Figure 1: Types of training received as a proportion of each profession

Some respondents (44 per cent) also offered details about any other general advice they received on how to interview children, with or without accompaniment to training with a specific protocol. The most common type of advice given was related to the interview itself. Examples included building rapport, using open-ended questions and not being suggestive.

Other advice was to use activities in the interview such as colouring or drawing family members. Advice about developmental considerations (e.g., how to engage a young child who is distracted or may not understand all the terminology), and safety planning (e.g., if child discloses information that may require a joint investigation) was also reported.

{Training providers}

Most respondents provided information about who provided their training (96 per cent). For police not trained by White Buffalo, the most common responses were national and local police colleges. The majority of child protection workers reported receiving their training from the Canadian Child Abuse Association (CCAA) or from academics.

Both police and child protection commonly reported receiving in-house training from colleagues. Other types of agencies mentioned by both police officers and child protection workers were professional consultants, provincial children’s aid societies and local police services.

{The interview}

We were also interested in identifying how interviews are typically conducted. We asked respondents whether they usually interview children alone or with another person in the room. Of those who responded to this question, 74 per cent reported interviewing alone and 26 per cent reported interviewing with another person.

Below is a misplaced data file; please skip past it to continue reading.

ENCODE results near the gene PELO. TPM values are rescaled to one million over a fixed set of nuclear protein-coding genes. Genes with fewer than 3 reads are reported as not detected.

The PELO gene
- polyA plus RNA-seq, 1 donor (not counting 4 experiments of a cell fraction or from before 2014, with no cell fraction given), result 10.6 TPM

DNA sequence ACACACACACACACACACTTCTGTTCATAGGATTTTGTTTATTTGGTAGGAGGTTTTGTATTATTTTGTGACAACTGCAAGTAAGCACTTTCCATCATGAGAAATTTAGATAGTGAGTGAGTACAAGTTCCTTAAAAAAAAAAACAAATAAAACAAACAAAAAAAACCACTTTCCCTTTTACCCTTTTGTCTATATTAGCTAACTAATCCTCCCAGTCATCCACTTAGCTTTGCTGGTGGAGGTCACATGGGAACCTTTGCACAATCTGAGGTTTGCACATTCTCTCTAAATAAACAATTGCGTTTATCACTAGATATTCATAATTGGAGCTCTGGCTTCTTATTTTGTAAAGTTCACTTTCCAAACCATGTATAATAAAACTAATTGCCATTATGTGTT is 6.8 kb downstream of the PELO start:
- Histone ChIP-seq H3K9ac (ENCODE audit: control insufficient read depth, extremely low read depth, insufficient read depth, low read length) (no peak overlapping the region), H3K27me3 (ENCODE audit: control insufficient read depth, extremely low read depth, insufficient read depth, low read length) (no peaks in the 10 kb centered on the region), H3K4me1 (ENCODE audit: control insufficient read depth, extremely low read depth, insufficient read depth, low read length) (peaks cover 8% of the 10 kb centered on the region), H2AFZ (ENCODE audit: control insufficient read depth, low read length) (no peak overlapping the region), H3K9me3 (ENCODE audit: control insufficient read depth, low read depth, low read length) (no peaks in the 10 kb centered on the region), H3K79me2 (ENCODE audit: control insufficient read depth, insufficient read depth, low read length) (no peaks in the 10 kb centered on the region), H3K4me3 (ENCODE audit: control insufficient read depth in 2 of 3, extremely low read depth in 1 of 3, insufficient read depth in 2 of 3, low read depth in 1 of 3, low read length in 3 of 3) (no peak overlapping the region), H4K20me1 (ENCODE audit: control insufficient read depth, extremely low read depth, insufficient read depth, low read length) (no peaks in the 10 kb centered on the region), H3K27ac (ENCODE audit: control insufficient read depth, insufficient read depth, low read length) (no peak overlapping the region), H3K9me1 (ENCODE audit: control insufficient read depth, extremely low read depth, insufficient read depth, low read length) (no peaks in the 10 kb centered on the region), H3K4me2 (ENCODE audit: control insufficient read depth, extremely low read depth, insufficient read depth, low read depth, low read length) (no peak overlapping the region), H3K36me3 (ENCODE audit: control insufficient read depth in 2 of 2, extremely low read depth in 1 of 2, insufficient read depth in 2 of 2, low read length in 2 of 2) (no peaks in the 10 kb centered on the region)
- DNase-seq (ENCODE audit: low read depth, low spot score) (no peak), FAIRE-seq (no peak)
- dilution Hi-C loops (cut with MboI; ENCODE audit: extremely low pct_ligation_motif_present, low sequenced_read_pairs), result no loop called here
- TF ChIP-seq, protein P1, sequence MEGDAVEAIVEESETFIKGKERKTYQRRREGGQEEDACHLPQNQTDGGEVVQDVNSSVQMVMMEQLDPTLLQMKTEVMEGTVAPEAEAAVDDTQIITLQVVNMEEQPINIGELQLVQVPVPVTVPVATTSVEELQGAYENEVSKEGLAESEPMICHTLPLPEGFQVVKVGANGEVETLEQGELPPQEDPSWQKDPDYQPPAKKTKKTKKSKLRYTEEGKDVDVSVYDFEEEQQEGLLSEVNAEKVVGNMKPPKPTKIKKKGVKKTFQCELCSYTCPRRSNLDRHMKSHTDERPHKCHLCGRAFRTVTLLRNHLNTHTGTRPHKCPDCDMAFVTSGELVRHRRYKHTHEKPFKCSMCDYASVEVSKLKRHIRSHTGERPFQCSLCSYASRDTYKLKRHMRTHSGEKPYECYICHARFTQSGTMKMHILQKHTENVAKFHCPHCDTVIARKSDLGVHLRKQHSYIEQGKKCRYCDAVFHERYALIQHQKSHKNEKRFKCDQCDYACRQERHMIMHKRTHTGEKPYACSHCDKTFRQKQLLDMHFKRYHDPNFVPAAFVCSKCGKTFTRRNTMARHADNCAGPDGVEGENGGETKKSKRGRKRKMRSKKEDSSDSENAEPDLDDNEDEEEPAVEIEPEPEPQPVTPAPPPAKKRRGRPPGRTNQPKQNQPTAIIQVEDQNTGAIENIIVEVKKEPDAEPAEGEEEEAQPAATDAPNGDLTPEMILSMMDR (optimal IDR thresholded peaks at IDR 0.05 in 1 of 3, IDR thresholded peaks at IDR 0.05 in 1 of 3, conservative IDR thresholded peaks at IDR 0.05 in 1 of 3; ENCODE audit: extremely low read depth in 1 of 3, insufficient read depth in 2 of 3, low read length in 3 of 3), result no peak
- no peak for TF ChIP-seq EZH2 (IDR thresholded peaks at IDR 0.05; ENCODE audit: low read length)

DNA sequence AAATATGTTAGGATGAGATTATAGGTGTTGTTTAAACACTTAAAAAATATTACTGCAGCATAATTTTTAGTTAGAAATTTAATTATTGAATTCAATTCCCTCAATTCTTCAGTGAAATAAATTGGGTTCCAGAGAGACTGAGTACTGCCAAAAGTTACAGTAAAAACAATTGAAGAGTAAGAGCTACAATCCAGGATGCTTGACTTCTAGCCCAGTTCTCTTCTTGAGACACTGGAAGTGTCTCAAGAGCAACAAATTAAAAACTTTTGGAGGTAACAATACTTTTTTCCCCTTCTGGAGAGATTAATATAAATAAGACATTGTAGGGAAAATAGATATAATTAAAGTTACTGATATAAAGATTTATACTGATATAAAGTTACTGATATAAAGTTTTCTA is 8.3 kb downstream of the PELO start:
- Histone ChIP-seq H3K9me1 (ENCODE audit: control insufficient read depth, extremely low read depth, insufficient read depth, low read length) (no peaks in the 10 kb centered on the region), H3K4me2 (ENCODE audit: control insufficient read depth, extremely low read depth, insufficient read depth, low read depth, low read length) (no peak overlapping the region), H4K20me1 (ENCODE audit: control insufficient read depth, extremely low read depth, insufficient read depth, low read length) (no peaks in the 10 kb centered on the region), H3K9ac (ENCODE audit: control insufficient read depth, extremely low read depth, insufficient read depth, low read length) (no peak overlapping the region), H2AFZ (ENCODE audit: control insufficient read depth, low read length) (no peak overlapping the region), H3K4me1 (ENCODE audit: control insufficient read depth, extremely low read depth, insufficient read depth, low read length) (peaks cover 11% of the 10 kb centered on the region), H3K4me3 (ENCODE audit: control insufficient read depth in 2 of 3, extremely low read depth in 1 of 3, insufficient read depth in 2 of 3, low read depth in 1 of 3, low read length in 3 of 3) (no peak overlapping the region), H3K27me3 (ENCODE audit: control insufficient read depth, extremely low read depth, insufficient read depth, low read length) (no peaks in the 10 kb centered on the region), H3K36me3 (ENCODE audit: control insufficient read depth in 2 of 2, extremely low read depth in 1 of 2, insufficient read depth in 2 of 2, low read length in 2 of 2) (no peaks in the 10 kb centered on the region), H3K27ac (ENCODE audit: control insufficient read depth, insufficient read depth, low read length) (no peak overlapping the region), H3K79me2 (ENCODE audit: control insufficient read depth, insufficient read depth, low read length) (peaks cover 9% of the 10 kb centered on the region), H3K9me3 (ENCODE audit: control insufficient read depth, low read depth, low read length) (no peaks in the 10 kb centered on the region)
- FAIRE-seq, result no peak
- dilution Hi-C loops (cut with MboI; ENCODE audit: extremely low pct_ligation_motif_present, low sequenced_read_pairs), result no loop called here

Respondents were also asked about interviewing teams. The most common arrangement was a police officer conducting the interview and a child protection worker watching from a monitor in a separate office. Regardless of the arrangements, most individuals indicated that they were satisfied with who is present and how they participate.

The majority of respondents revealed that they were content because they felt it was most appropriate for the child. For example, responses included “easier for child to focus” for those who used individual interviews or “reduces chances child will have to be interviewed twice” for team interviewers.

{Biggest challenges}

Nearly all respondents answered a question asking about their greatest interviewing challenges. As shown in Figure 2, the most common were related to the child (38 per cent), regardless of profession. Examples included keeping the child focused, trying to get information from a child who is unwilling or unable (e.g., shy), trying to establish the veracity of statements from a child who provided inconsistent answers, the child’s age (e.g., the child doesn’t have the vocabulary yet to describe what happened), or children with atypical development impeding their ability to describe what has happened (e.g., communication disorders, Fetal Alcohol Syndrome, etc.).